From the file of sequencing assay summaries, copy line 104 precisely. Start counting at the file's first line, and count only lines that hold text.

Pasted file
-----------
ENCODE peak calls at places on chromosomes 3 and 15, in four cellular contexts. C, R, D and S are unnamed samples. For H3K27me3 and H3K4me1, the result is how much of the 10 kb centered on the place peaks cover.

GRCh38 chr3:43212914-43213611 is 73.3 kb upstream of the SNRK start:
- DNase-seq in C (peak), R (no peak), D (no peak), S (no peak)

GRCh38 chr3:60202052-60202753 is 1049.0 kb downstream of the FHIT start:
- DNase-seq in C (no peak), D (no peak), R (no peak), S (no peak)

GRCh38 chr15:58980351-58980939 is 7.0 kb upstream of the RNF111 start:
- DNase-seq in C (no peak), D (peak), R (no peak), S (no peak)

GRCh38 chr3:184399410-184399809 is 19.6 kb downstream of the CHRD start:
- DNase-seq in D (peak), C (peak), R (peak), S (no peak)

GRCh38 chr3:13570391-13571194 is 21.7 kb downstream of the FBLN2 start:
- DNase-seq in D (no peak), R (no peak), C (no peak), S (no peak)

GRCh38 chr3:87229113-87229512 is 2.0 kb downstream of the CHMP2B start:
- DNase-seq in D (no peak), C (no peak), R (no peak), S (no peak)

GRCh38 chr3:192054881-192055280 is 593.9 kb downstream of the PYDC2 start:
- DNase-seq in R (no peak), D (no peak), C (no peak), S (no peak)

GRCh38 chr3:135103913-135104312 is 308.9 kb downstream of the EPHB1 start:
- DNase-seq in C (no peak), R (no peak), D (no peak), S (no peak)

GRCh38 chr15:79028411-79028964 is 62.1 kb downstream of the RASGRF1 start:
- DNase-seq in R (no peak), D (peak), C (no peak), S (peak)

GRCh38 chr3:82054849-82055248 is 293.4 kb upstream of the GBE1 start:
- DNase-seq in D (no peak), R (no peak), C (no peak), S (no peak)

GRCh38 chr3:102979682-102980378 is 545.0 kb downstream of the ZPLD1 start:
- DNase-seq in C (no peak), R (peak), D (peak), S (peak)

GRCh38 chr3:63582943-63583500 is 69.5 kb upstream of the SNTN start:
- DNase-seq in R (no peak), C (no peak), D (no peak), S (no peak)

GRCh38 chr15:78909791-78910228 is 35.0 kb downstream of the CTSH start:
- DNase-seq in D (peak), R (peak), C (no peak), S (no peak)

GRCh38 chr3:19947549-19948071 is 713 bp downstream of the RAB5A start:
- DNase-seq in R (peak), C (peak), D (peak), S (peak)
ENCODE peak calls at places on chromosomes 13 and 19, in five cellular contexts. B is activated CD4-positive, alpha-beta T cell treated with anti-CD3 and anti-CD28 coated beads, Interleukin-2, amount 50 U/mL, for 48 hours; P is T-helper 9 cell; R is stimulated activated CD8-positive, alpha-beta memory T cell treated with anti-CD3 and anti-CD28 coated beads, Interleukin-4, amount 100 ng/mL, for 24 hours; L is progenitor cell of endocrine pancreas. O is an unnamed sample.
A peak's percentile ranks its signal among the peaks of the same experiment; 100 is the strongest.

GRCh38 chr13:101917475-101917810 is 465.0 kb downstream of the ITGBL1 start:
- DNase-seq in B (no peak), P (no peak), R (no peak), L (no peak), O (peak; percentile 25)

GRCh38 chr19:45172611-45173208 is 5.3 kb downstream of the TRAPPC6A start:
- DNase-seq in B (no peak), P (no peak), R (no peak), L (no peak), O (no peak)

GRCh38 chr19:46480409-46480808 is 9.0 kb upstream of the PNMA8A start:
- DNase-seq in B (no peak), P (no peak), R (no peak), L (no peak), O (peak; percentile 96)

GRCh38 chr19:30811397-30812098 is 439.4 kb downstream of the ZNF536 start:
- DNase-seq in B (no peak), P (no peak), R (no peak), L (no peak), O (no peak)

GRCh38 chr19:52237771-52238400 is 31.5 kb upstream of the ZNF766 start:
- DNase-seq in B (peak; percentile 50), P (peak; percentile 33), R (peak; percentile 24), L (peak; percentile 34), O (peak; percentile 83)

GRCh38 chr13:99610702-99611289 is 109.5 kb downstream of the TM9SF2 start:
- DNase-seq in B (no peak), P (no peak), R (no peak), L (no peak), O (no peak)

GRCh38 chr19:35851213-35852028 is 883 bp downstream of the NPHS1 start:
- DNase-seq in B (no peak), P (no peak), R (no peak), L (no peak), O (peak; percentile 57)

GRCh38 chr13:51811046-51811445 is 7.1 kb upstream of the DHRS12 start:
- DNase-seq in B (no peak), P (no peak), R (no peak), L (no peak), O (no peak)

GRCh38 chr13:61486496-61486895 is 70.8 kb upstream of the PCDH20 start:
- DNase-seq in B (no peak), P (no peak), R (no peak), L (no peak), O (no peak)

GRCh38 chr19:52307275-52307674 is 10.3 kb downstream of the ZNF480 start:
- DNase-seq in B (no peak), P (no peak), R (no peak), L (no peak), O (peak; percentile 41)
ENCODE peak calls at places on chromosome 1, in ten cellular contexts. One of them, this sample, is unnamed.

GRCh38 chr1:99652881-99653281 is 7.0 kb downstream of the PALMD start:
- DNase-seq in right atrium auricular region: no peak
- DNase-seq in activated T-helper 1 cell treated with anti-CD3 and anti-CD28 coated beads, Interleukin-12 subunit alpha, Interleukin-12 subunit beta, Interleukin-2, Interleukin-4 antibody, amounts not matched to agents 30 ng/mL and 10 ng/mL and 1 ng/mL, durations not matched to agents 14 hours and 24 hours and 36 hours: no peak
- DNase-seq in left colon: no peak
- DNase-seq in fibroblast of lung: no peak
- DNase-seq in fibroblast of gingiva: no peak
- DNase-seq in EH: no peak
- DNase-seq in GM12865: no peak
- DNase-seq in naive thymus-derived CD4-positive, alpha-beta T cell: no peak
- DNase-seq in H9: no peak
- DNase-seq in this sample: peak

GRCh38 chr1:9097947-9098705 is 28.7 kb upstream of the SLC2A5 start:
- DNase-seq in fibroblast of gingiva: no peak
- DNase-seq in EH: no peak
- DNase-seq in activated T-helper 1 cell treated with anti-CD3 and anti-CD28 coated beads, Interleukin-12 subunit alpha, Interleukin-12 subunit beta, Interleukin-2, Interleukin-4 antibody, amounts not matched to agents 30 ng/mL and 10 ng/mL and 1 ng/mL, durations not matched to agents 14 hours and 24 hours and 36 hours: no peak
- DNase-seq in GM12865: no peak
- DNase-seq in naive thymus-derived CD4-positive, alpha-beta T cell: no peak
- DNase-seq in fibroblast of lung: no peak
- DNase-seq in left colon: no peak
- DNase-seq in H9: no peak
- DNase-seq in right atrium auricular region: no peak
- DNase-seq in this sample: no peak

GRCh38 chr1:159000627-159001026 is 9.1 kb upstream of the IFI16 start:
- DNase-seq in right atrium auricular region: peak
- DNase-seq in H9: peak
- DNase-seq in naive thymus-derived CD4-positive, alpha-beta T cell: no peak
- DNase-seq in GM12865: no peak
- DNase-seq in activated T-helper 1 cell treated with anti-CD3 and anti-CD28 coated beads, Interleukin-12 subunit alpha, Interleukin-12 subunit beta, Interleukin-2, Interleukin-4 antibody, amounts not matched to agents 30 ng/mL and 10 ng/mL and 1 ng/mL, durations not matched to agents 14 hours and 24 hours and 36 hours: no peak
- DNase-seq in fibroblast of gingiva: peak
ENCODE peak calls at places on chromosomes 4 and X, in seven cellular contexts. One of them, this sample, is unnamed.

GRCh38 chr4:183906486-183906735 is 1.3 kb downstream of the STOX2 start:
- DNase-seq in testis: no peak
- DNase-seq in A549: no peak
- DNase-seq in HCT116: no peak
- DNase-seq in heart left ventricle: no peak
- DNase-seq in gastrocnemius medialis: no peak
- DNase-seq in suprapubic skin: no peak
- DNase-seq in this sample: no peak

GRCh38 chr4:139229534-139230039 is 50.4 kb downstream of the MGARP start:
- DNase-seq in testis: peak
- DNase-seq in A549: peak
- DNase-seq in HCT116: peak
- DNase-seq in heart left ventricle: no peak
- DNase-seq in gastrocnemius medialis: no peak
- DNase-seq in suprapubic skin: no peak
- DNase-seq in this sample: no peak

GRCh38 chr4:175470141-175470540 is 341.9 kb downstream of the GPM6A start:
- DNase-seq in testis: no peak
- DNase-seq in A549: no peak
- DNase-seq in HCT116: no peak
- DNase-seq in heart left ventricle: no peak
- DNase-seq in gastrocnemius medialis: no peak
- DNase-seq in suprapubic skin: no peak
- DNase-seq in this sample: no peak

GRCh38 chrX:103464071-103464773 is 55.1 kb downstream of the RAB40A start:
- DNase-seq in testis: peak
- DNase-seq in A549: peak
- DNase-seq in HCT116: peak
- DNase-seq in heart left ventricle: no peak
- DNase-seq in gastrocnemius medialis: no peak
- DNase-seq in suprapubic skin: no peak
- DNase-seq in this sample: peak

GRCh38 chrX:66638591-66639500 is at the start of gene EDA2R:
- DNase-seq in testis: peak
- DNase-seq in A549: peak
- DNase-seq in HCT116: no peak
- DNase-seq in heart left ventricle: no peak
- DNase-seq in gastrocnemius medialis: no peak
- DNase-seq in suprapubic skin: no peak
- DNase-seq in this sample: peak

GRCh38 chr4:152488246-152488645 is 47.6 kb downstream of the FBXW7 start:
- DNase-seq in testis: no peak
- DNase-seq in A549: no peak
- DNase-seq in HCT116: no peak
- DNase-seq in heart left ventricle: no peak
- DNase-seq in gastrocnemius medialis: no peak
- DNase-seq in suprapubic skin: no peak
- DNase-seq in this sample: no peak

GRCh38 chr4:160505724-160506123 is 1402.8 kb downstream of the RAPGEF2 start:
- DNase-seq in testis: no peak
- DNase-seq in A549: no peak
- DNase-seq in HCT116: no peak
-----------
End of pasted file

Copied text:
- DNase-seq in gastrocnemius medialis: no peak